This is a guest post from Rich Wagstaff. It’s a excellent example of making things happen. I hope it inspires you to go launch something this week.
I challenged myself to make an app in 6 hours.
Why not? I read Stuart Hall’s article on Medium about how he made the 7 Minute Workout app in just 6 hours. I figured that if he could do it, why couldn’t I?
The Idea For the Challenge
The first thing I needed was an idea, so I asked myself the following questions:
- What do I need?
- What app would I actually use?
- What app would I use every day?
- Does the idea have one simple function I can program?
And what did I decide?
…A mindfulness app!
I was new to mindfulness and wanted to stay accountable to doing it every day. I also wanted to know when my mindfulness session was complete because opening my eyes to check the time was annoying. I tried the timer app on my phone but it always made me jump when it went off!
Another problem I had was staying focused during the mindfulness session. My mind would always wander and I was supposed to focus on my breath. Anything that helped to stay focused would be great.
I had the beginnings of an idea. To complete the app in 6 hours, I decided the app had to do just one thing very well.
[sc name=”Position – 1 – Shortcode” ]
Narrowing the Focus of the App
I considered how long the features would take to program and decided not to add accountability into the first version. Also, I had never programmed anything like the accountability system I wanted in the app.
So I just trashed the idea. I assumed it would take up too much time for this version.
I chose to put my attention on one feature only – focusing on your breath. The app would need to alert me to breathe in and breathe out, which would help to stop my mind from wandering.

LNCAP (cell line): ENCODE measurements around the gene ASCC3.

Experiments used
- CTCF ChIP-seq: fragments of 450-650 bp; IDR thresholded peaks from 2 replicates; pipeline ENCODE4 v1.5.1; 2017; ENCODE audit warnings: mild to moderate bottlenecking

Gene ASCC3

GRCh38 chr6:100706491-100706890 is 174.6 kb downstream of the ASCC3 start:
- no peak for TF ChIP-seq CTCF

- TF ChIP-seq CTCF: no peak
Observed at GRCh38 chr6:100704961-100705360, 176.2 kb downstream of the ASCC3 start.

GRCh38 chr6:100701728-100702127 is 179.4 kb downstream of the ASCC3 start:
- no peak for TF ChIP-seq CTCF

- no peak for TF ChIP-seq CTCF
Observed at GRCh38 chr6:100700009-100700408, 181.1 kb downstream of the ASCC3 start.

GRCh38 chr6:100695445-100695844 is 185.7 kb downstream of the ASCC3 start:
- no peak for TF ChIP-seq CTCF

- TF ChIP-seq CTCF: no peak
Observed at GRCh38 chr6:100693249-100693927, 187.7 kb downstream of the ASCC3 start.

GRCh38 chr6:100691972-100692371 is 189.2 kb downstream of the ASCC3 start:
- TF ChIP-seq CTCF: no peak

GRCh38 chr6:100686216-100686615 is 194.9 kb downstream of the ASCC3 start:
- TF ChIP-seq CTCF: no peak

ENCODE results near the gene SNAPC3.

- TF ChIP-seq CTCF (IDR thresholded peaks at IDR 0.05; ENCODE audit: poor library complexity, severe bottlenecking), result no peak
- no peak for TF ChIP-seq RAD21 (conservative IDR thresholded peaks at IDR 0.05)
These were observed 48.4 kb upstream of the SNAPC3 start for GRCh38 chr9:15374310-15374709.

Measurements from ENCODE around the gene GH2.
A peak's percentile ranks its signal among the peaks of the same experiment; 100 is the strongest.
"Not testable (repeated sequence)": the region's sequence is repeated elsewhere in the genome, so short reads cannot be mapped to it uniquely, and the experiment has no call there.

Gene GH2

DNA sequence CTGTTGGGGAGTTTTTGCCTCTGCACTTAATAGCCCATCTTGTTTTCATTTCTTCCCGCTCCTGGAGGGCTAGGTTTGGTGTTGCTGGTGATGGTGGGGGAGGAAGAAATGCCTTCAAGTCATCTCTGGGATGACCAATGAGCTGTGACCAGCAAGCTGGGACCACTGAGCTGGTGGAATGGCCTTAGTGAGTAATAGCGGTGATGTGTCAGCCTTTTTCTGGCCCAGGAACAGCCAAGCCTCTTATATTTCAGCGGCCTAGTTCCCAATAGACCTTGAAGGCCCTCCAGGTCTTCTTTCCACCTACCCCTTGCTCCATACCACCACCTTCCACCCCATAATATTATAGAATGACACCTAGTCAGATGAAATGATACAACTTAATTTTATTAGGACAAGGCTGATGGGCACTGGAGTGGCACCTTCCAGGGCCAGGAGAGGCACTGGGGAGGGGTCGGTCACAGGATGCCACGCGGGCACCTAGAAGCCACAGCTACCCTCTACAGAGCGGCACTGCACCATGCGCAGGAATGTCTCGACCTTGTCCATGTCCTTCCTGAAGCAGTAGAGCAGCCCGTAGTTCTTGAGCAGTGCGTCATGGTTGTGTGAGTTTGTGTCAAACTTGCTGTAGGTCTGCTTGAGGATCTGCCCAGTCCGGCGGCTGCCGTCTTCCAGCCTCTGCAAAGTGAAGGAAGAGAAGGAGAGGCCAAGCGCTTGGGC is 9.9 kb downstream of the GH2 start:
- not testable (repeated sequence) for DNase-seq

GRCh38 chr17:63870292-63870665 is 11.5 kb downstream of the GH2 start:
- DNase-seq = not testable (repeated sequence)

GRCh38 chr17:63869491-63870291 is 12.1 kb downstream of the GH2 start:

With my core feature decided, I took out my notebook and sketched the wireframes. The wireframes consisted were just 3 simple screens and I proceeded to question everything aspect of them.
- Do I really need this function?
- Does that feature help the user?
- Is it essential or just nice to have?
- Can I make this even simpler?
- Will this take too much time?
I then made a quick mock up in Photoshop and started coding. Here’s what the first version looked like:
Pretty ghetto, right? 🙂 I made sure the screens only had what was needed.
Designing The Screens
The next step was writing down the features I needed to code on each screen. I found that chunking down the work like this “pulled” me through the programming process.
I had always just “freestyled” my way through before but this time I had a clear focus on what I had to code during each session. It was strangely satisfying. My programming was targeted and I had a definite end point.
Anyway, just under 6 hours later, the app was fully coded. Bingo!
It’s crazy how focused you get when faced with a deadline like this. Anything nonessential gets thrown out and you’re left with the essential core of your app.
[sc name=”Position – 2 – Shortcode” ]
But I Also Added Some Things